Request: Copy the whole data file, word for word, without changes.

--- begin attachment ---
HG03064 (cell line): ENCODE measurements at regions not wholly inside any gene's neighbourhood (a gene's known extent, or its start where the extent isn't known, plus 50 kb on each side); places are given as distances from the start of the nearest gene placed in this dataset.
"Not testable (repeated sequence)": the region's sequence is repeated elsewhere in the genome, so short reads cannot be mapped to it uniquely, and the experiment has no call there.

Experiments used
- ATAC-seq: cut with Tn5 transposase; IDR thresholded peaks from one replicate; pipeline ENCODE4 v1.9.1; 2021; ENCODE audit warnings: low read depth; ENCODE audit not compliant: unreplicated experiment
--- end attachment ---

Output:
HG03064 (cell line): ENCODE measurements at regions not wholly inside any gene's neighbourhood (a gene's known extent, or its start where the extent isn't known, plus 50 kb on each side); places are given as distances from the start of the nearest gene placed in this dataset.
"Not testable (repeated sequence)": the region's sequence is repeated elsewhere in the genome, so short reads cannot be mapped to it uniquely, and the experiment has no call there.

Experiments used
- ATAC-seq: cut with Tn5 transposase; IDR thresholded peaks from one replicate; pipeline ENCODE4 v1.9.1; 2021; ENCODE audit warnings: low read depth; ENCODE audit not compliant: unreplicated experiment